Equitable Clean Energy for Communities
Working to expand clean energy access to all communities, especially those who are climate-vulnerable and have historically had the least access to the benefits of clean energy due to systemic inequities.
Despite expanded access, the benefits of clean energy haven’t been equally distributed across the United States due to longstanding systemic racial and economic inequities. Low-income and communities of color have been historically excluded from energy decision-making and planning processes. As a result, clean energy access and energy burdens vary greatly based upon household income, homeownership status and racial demographics. Black-and-Hispanic-majority census tracts, for example, have significantly less rooftop solar installed and spend more of their income on energy bills. Low-income and communities of color additionally face barriers like the high upfront cost of technology, lower rates of homeownership, condition of housing stock, lack of rooftop access for renters, inability to access financing, complicated or hard-to-access clean energy incentives and more.
Overcoming barriers to equitable energy access requires deep and ongoing community engagement, collaboration and new partnership models. It also will require new incentives, ownership structures, and business and financing models.
The WRI U.S. Energy Program — as part of the City Renewables Accelerator — has supported cities in peer learning and participation in community solar programs. WRI support in this arena has included procurement guidance, peer learning cohorts and tracking community solar purchases by cities nationally (collectively, cities purchased about 550 MW of solar in 2022).
The WRI Energy Program has also engaged with local housing nonprofits and utilities to advance pilot programs and program design ideas that increase access to community solar for low-income households. This work has included helping create a pilot community solar “gifting” program with the local Habitat for Humanity organization in Lincoln, Nebraska. It also involved working with the Kentucky state affiliate of Habitat for Humanity and the utilities LG&E and KU around the expansion of their community solar “gifting” program.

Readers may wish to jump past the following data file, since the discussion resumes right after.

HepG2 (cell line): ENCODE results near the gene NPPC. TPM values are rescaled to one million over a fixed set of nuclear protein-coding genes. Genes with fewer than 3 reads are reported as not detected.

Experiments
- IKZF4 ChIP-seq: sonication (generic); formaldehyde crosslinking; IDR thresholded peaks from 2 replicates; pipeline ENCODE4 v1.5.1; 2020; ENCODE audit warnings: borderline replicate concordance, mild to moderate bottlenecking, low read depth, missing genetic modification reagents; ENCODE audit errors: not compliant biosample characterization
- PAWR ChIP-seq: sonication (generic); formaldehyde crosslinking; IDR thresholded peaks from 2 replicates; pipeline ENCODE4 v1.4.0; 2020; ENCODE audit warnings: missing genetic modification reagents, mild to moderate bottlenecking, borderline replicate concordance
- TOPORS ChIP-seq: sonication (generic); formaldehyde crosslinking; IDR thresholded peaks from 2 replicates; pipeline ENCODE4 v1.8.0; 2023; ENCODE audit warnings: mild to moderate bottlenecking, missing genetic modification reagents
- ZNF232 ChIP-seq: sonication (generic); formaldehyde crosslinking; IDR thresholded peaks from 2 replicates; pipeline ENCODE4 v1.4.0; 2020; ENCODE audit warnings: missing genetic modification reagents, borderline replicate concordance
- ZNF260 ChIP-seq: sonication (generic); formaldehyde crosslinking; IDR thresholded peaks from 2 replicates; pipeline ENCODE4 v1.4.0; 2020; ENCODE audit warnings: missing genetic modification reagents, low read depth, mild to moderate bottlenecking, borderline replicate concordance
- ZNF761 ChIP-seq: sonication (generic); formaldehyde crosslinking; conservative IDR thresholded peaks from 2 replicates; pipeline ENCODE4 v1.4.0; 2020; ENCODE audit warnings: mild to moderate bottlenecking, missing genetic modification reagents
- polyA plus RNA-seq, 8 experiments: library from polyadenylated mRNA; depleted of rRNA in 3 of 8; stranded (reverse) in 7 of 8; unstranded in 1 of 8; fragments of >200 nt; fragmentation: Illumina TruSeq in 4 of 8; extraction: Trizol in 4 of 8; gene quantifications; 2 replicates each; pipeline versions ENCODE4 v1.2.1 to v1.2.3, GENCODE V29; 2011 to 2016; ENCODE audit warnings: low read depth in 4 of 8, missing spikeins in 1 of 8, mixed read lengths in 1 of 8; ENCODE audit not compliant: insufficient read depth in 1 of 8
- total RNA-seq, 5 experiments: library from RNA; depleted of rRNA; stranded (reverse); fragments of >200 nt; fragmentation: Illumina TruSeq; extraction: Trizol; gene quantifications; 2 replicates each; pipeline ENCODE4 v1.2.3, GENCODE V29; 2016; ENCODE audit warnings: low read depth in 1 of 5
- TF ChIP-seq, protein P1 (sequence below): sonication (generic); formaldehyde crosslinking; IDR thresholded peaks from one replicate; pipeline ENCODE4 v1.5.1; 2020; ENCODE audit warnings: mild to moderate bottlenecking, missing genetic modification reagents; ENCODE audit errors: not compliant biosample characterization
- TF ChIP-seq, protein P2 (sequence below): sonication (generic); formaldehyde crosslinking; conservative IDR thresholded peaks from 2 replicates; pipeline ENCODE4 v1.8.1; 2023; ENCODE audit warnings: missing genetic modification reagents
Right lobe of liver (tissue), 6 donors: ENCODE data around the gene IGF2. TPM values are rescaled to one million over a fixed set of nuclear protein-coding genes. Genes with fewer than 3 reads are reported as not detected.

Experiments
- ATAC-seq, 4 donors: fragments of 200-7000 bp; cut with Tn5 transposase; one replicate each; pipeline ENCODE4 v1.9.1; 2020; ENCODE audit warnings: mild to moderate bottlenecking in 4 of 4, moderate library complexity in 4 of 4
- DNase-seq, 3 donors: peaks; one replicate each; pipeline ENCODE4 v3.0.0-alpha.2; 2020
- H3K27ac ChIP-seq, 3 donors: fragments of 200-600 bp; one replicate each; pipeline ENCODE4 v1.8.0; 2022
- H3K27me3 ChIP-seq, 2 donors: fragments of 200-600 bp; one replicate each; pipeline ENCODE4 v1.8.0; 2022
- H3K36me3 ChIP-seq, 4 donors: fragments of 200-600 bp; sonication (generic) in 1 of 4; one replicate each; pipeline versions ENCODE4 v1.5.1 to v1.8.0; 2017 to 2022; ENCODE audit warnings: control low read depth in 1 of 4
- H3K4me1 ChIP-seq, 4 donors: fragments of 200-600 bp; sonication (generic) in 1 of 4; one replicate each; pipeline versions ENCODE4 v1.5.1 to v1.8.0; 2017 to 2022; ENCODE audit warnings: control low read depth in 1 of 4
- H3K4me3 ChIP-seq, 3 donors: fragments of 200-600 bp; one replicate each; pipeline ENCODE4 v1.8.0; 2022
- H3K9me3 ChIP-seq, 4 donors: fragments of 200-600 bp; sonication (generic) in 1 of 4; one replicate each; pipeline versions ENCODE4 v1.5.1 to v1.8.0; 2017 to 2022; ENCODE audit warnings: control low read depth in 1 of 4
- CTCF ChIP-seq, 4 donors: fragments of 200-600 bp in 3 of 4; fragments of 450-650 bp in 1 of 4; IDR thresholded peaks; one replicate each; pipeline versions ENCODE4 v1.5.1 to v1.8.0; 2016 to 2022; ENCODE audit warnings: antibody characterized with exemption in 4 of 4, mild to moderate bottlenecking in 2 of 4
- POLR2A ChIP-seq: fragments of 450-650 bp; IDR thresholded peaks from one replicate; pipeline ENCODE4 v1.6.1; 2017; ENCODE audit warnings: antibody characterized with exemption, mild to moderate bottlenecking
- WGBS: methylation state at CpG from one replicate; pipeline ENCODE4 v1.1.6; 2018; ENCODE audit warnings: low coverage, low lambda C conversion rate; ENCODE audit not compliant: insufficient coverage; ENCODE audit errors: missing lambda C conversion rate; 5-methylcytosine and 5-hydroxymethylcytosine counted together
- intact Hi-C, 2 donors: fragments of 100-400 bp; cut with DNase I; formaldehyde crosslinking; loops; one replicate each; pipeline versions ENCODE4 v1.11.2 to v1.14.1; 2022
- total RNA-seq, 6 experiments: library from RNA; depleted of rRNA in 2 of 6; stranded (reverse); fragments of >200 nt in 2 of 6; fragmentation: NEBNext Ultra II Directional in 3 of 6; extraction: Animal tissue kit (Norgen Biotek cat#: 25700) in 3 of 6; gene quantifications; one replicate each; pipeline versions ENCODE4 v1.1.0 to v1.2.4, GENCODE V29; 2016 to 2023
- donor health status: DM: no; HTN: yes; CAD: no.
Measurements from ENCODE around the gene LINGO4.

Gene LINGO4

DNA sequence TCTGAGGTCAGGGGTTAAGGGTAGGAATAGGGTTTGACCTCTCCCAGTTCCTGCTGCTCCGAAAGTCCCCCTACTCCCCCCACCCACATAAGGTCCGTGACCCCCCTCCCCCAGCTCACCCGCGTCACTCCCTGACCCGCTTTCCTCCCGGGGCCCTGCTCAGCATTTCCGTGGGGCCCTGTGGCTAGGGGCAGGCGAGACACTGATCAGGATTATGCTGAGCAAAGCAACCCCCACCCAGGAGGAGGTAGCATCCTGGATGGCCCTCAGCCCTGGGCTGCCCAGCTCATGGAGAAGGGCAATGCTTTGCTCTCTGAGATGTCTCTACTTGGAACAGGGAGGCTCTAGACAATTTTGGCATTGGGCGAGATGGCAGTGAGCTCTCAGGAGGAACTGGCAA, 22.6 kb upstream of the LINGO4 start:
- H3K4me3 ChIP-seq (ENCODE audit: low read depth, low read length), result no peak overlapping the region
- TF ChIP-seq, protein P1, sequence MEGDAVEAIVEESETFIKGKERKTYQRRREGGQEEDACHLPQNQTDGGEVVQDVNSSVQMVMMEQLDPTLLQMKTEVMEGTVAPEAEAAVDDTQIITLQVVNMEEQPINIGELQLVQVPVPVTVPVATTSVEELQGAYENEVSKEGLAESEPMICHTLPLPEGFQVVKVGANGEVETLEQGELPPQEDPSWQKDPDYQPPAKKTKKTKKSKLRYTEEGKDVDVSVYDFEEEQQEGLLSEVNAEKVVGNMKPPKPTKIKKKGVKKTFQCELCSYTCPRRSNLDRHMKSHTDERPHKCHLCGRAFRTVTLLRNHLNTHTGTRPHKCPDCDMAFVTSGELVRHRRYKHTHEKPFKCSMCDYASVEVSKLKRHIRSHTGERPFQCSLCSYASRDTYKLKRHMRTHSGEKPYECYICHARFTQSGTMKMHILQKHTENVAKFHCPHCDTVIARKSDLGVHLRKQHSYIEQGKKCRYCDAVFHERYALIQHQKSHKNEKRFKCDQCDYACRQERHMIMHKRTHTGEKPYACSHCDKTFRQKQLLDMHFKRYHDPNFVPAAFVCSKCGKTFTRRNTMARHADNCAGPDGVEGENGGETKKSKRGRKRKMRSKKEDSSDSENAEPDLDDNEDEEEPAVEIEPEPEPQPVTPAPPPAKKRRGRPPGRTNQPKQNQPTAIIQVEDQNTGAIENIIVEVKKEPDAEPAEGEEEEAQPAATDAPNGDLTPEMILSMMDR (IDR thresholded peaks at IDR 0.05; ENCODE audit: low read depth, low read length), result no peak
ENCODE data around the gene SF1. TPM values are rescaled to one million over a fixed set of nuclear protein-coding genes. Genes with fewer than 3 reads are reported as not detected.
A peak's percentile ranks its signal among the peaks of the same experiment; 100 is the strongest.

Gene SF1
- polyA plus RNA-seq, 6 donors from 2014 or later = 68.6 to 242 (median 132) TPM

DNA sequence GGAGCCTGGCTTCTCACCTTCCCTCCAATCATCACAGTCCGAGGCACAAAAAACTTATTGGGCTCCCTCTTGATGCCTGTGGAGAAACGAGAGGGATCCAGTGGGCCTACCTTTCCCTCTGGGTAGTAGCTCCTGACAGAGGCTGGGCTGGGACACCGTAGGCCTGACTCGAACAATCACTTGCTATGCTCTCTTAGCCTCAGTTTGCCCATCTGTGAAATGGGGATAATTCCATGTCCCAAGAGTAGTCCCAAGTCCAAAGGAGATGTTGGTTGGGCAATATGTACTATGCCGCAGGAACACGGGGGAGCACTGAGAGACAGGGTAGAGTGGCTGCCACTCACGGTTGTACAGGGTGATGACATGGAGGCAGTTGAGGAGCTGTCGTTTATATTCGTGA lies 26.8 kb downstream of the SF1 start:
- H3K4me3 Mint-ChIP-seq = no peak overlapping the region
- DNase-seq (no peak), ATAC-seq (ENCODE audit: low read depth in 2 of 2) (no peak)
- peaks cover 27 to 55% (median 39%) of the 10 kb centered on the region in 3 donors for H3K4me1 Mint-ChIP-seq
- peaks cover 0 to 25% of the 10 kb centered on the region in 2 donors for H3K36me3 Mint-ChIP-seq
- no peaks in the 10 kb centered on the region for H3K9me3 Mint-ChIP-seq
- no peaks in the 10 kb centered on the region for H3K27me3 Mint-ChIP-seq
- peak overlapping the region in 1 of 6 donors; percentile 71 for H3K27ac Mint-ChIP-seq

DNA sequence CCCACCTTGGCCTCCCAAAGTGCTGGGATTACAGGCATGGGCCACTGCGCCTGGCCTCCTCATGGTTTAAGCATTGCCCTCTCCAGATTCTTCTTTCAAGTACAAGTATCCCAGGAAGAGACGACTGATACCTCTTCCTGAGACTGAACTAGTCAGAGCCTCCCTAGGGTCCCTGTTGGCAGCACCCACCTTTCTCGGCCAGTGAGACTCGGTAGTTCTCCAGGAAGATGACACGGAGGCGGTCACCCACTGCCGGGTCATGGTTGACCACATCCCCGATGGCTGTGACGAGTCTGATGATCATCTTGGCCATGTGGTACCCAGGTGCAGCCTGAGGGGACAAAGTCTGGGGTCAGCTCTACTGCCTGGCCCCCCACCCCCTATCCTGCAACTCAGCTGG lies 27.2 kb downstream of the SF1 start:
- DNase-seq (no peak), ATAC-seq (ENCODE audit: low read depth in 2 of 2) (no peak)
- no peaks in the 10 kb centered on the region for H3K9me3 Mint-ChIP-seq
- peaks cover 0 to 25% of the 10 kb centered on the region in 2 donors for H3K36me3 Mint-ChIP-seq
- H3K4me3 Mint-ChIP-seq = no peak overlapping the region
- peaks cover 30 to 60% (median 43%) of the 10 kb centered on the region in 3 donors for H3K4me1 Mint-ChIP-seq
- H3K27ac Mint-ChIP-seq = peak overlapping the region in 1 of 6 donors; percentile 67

The WRI team has also engaged with local housing nonprofits and utilities to advance pilot programs and program design ideas that increase access to community solar for low-income households. This work has included helping create a pilot community solar “gifting” program with the local Habitat for Humanity organization in Lincoln, Nebraska. It also involved working with the Kentucky state affiliate of Habitat for Humanity and the utilities LG&E and KU around the expansion of their community solar “gifting” program.
- Webinar: Advancing Energy Equity through Community Solar
- Article: How Community Solar Can Benefit Low- and Moderate-Income Customers
- Article: Innovative Partnerships Bring Community Solar to Low-income Households in the US
- Article: How Local Governments Can Advance Community Solar for Low- and Moderate-Income Households
Equitable Clean Energy for Cities
Cities play an important role in not only harnessing more clean power for their residents, but also ensuring that the benefits of doing so are distributed equitably. WRI’s U.S. Energy Program provides education and support to cities and counties, alongside local partners like school districts, community-based organizations, universities, housing authorities and more. This has included training on topics like equity-centered, scenario-based planning for community-level energy policy; peer-learning cohorts on financing strategies for a more equitable energy future; and inclusive Solarize campaigns, which are community-level group purchasing campaigns that aim to lower acquisition costs for solar PV.